One machine can do the work of fifty ordinary men.
No machine can do the work of one extraordinary man.
~Elbert Hubbard, The Roycroft Dictionary and Book of Epigrams, 1923
The term artificial intelligence conjures up visions of machine with near-human intelligence. John McCarthy coined the term in 1955, and the field was founded on the claim that a central property of human beings, intelligence—the sapience of Homo sapiens—can be so precisely described that it can be simulated by a machine . However attempting to model the human brain is fraught with difficulties. Modeling parts of the human thought process, be it the brain, or the vision system, is often assumed to be a very clean, structured process. It has been postured that if the brain turns out to be designed as a patchwork, hodgepodge of many ad hoc kludges (inelegant rules), then there can be no cognitive science . The human brain is a complex structure. It was once said that “even if we had a diagram that included every one of the billions of neurons and billions of interconnections in the human brain, it would stare at us as mutely as the grains of sand in a desert” . That the brain is 70% water does complicate matters somewhat.
Computers now have access to immense storage repositories, networks of CPUs with which to process, CPUs with colossal processing speed, and sensors which are capable of producing gigapixel images. In many ways we have outstripped the physical limitations of the human body, but we have only begun to understand the complexities involved in the process of thinking.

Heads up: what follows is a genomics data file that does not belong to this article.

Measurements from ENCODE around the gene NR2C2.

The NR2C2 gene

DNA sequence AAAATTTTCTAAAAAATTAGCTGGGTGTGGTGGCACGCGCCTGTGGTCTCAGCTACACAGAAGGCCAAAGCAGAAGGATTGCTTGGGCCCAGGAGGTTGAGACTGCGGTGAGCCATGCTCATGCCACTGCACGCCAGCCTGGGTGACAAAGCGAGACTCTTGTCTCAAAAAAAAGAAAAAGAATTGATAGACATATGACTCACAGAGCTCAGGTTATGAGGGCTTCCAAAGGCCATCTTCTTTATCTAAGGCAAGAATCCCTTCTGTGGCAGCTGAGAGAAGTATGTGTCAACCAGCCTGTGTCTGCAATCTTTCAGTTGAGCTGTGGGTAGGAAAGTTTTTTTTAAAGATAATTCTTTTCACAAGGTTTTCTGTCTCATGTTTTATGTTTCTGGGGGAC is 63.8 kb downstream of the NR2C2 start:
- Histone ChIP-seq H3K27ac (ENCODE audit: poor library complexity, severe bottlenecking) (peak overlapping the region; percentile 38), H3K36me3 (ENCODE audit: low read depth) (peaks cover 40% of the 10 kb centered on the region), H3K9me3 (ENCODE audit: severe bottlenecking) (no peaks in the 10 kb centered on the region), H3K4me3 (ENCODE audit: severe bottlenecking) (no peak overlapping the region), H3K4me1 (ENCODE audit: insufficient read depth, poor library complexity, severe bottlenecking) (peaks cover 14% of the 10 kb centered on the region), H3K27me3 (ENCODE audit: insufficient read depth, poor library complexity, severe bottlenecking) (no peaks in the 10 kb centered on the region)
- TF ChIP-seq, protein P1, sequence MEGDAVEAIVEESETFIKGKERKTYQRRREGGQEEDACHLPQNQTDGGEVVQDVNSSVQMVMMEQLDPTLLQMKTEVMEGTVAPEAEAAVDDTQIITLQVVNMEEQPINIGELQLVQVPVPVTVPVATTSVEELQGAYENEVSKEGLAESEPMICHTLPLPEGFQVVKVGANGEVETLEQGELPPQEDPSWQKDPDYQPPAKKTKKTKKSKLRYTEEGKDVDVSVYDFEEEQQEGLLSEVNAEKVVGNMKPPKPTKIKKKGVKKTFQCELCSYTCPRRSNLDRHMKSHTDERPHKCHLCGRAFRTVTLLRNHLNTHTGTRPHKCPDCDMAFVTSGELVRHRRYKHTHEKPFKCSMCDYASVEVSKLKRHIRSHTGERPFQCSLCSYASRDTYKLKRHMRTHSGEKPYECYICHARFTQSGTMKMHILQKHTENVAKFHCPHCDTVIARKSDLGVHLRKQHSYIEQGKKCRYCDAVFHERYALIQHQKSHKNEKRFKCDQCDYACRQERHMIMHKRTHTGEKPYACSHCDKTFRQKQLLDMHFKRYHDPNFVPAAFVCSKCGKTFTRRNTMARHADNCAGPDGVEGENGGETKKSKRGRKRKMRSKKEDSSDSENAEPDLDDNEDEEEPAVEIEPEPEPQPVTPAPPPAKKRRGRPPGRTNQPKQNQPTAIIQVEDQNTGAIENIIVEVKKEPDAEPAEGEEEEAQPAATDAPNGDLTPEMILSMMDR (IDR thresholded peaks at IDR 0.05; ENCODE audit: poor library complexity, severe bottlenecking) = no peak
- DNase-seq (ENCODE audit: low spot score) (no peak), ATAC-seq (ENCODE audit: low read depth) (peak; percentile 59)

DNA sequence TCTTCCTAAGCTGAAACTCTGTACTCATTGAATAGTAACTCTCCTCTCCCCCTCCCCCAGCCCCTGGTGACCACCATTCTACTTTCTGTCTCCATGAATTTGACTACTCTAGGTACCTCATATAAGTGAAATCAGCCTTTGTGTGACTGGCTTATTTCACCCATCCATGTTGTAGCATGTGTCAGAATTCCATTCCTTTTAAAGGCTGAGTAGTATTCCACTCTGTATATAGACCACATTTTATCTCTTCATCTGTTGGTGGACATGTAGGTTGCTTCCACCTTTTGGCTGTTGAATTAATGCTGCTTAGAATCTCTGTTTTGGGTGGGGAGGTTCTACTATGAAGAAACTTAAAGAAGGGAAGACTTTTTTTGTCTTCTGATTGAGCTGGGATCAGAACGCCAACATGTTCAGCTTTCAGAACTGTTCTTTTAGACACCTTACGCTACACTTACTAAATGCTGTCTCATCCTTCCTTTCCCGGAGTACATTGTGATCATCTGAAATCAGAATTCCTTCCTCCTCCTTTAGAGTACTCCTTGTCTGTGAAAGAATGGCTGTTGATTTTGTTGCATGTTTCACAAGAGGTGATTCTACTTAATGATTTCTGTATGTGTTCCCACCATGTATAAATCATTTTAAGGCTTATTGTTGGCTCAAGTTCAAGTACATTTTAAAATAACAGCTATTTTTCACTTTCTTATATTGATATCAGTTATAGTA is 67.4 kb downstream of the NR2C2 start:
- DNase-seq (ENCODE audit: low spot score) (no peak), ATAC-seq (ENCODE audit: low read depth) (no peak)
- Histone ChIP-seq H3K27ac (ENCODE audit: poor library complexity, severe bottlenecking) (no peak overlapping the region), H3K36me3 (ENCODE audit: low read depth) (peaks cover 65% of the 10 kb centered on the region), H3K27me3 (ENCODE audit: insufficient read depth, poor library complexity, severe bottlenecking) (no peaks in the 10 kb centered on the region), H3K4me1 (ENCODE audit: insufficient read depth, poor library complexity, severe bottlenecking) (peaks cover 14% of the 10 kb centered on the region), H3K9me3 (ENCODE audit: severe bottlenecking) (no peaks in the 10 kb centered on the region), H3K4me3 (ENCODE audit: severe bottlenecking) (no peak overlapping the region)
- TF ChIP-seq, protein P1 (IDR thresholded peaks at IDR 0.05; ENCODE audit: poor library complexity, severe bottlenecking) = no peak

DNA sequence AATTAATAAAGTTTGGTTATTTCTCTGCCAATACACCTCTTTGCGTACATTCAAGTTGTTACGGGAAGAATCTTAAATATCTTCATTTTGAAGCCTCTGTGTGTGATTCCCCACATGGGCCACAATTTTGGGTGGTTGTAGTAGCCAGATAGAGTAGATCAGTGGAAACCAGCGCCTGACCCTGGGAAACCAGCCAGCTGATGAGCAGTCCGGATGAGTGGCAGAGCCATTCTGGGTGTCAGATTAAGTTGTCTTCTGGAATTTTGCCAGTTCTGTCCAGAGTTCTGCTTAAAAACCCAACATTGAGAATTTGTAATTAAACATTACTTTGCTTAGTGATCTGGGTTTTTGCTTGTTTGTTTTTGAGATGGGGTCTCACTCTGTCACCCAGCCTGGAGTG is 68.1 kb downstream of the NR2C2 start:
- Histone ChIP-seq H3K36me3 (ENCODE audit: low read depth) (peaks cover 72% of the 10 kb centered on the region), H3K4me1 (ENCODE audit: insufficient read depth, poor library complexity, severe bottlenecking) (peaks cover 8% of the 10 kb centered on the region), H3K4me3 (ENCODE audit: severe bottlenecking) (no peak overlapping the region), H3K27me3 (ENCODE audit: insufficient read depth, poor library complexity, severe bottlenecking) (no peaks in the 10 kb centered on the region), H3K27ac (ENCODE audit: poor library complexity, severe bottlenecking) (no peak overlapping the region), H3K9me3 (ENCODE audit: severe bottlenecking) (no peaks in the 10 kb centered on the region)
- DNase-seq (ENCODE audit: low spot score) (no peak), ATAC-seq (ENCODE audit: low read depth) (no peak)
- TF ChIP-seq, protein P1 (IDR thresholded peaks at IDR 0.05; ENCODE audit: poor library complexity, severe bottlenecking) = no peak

Today, more than half a century after the first musings of AI, many “intelligent” systems have the ability to learn from their surroundings in order to make a decision, yet there is no true artificial intelligence. These systems gorge themselves of enormous amounts of data, searching for statistical trends in the data. This is not really dissimilar to how humans learn. Children learn to associate the word “cat” with a physical entity, then later learn to spell the word cat. A similar association works in any other language. With this process children build up their vocabulary, and improve their ability to read. Yet whilst we can show a computer a picture of a cat and associate the word cat with it, we also would have to associate the word cat with pictures of many different species of cats (and find a way of allowing the computer to “characterize” what it sees in the picture). The mind discerns enough information from the features of a cat after one or two viewings to identify a cat regardless of its species. The computer cannot. Much of this lies with how the human mind processes data from our varied senses and stores it. And whilst computers are fast in their ability to process data, they lack the intuition of the human mind.
 McCarthy, John; Minsky, Marvin; Rochester, Nathan; Shannon, Claude (1955), A Proposal for the Dartmouth Summer Research Project on Artificial Intelligence.
 Cherniak, C., “Undebuggability and cognitive science”, Communications of the ACM, 1988, Vol.31, Np.4., pp.402-412.
 Bernstein, J., “A.I.”, New Yorker, Dec.14, 1981, pp.121